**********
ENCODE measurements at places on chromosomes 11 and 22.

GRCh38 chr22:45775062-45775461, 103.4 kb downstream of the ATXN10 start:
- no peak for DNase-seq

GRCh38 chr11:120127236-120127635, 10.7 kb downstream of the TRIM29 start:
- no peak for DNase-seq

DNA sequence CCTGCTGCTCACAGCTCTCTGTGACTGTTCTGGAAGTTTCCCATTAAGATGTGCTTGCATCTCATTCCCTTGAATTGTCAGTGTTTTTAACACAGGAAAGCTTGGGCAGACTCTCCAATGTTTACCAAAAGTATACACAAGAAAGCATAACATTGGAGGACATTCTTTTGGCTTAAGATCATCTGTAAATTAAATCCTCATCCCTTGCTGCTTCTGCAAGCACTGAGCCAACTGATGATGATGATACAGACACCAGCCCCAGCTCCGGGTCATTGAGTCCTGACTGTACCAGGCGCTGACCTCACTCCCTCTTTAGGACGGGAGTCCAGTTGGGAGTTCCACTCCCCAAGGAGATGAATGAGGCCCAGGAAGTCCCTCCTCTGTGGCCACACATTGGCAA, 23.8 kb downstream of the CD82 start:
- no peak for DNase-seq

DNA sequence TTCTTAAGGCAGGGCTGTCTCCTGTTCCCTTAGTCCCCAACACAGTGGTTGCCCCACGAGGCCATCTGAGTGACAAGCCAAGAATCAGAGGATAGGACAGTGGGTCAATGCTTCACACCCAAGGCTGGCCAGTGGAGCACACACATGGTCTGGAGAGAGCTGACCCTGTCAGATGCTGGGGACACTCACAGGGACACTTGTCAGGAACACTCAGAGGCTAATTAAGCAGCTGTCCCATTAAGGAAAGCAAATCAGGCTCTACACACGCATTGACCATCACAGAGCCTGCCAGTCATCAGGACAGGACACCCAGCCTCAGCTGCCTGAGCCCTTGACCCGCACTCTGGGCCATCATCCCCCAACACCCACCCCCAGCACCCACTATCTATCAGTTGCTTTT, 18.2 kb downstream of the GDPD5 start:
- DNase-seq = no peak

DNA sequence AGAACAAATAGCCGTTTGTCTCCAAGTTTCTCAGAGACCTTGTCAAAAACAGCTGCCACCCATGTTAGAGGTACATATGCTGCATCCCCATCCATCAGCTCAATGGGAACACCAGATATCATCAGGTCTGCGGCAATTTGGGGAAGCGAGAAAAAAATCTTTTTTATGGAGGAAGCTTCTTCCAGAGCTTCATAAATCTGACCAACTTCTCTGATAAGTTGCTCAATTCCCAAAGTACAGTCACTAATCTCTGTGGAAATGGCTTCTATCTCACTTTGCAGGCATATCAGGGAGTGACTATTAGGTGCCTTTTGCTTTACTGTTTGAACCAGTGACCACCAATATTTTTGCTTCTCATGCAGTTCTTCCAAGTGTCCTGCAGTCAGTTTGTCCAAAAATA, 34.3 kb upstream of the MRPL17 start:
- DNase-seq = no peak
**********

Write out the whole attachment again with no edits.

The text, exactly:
ENCODE measurements at places on chromosomes 11 and 22.

GRCh38 chr22:45775062-45775461, 103.4 kb downstream of the ATXN10 start:
- no peak for DNase-seq

GRCh38 chr11:120127236-120127635, 10.7 kb downstream of the TRIM29 start:
- no peak for DNase-seq

DNA sequence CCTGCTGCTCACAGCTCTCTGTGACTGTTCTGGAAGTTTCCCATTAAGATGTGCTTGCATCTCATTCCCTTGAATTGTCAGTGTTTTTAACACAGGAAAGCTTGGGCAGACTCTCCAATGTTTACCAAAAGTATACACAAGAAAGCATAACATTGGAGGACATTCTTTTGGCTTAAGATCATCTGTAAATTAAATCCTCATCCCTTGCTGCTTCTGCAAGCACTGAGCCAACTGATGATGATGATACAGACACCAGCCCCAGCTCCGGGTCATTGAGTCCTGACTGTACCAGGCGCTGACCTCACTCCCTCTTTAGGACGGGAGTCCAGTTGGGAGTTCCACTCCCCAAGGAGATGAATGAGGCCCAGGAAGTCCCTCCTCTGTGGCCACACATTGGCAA, 23.8 kb downstream of the CD82 start:
- no peak for DNase-seq

DNA sequence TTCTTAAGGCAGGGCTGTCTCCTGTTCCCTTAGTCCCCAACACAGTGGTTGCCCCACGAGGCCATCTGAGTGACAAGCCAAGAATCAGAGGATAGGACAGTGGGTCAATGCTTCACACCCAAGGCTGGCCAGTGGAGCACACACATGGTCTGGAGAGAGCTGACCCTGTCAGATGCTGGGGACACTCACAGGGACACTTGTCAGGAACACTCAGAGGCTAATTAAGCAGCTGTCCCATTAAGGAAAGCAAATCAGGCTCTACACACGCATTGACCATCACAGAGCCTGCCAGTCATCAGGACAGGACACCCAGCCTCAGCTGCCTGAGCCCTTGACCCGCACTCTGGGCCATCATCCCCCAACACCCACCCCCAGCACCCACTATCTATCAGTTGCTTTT, 18.2 kb downstream of the GDPD5 start:
- DNase-seq = no peak

DNA sequence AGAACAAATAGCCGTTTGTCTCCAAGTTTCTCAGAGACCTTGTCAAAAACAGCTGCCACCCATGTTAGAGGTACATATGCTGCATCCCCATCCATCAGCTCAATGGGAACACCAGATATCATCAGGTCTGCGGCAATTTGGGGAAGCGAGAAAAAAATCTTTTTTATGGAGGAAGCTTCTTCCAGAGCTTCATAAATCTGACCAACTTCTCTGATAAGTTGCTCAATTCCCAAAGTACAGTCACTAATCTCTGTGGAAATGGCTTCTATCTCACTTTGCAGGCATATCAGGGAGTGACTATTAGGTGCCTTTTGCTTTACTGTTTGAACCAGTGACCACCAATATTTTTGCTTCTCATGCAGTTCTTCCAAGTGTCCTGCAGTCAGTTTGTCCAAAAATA, 34.3 kb upstream of the MRPL17 start:
- DNase-seq = no peak